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InvisibleCJay
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Politics Schmolitics
    #4316358 - 06/20/05 10:21 AM (11 years, 5 months ago)

In his weekly opinion column, Brian Walden considers spin and how it has resulted in politicians losing control of the democratic agenda.

I never like it when I have to admit to myself that something important has changed forever. I'm at ease with the cosy and familiar. But events sometimes force us to say publicly what we've suspected privately for a long time.

The British general election and the French and Dutch referendum results make one thing glaringly obvious. Politicians have lost control of the democratic agenda. The people no longer pay much attention to them. What's worse, politicians don't command respect.

You may rightly think that I've been very slow to come to an obvious conclusion. But I've clung to the hope that democratic politicians would maintain some prestige because I dread the alternatives.


Uncertainty lies ahead for Europe

I've encountered politicians who, however self-confident, have understood how vital it was that politicians should command at least a measure of popularity. I once heard Nye Bevan tell a group of left-wing Oxford undergraduates: "Look, without democracy we've got nothing. Once we're not listened to we're finished."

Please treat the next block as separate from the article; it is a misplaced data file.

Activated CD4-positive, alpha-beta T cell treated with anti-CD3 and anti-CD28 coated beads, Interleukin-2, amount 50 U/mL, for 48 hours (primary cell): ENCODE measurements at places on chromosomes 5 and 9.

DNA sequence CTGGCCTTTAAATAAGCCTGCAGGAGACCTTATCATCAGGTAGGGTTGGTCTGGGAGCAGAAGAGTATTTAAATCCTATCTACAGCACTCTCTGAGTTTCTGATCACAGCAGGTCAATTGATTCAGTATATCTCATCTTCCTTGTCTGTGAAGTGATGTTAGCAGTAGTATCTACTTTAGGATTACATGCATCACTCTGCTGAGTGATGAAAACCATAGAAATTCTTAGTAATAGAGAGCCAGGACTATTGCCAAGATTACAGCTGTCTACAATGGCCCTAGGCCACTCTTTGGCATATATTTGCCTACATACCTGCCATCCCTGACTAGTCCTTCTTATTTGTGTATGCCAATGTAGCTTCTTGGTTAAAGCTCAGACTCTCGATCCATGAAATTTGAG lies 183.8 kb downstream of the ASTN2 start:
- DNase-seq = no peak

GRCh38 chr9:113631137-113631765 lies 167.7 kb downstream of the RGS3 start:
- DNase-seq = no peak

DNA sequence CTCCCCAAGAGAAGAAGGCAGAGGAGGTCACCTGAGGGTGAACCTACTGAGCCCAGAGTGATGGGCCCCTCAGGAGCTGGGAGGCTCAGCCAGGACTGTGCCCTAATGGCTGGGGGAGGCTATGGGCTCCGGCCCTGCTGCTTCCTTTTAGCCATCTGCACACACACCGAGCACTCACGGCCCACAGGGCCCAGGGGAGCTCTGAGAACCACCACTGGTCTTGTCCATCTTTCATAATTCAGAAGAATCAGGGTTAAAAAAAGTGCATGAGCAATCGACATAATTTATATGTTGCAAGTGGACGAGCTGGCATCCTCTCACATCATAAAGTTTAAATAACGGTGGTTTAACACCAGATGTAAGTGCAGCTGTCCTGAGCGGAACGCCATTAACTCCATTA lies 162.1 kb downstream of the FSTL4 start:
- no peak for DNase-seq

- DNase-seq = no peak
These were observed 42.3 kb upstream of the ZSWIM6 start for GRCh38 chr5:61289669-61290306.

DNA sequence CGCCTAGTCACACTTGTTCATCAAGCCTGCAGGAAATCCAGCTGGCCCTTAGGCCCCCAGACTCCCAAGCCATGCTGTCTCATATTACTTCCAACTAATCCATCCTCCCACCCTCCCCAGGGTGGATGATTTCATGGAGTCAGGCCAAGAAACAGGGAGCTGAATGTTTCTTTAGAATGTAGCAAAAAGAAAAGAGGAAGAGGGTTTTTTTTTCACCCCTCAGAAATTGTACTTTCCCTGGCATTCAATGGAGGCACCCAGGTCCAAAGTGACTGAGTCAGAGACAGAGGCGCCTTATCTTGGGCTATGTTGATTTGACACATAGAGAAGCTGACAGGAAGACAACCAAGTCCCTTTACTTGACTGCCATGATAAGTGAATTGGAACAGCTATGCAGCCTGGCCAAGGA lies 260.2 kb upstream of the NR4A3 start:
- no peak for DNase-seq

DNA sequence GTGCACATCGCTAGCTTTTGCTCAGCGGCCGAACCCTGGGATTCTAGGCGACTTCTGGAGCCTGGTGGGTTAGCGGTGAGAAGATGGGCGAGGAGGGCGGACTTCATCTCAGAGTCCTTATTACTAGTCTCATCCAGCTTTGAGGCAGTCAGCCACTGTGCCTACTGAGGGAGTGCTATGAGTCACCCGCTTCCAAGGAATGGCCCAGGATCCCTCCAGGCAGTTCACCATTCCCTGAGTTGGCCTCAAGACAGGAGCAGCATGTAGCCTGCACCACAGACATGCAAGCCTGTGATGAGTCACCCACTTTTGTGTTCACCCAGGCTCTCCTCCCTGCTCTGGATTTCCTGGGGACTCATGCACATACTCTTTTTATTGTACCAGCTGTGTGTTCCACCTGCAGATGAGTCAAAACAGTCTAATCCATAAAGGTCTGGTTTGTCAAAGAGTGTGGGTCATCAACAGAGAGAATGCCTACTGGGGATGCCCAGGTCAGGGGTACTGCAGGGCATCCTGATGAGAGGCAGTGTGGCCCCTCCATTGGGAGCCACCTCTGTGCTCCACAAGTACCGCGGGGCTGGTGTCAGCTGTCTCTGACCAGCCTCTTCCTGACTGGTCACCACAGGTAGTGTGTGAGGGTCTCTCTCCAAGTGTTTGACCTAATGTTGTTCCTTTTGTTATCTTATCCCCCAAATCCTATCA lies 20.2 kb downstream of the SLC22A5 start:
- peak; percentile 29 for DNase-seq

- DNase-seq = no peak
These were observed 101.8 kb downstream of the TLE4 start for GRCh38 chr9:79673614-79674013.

I don't relish the present political decline and though I want to be frank about it, I don't want to magnify it. I dislike hype, because of the harm it does. The constant striving to exaggerate every problem in order to capture the public's attention runs counter to the need to give people some reassurance, because we all need some stability in our lives.

So let's be clear: the democracies of Europe aren't about to collapse because the citizens don't esteem their politicians. Nevertheless, the contemporary suspicion of political authority is so strong as to be profoundly unhealthy. Eventually it will produce dangerous tensions unless something is done about it.

Of course no matter how serious an issue may be, there's nearly always some humour in it. I can see the amusing nature of politicians being shoved aside so that the public has more time to hear the political wisdom of footballers, pop stars and soap opera celebrities.

'Dangerous tensions'

There was a deputy leader of the Labour Party 40-odd years ago called George Brown, who became foreign secretary. When somebody said something he didn't like, he announced: "I shall treat that with a total ignoral."

These days George would be treated with something close to a total ignoral himself. Politicians cut no ice with people today. It's the stars who are well-known for singing, dancing, scoring goals and trying to do good, who get the attention. They've taken all the chairs the politicians used to sit on.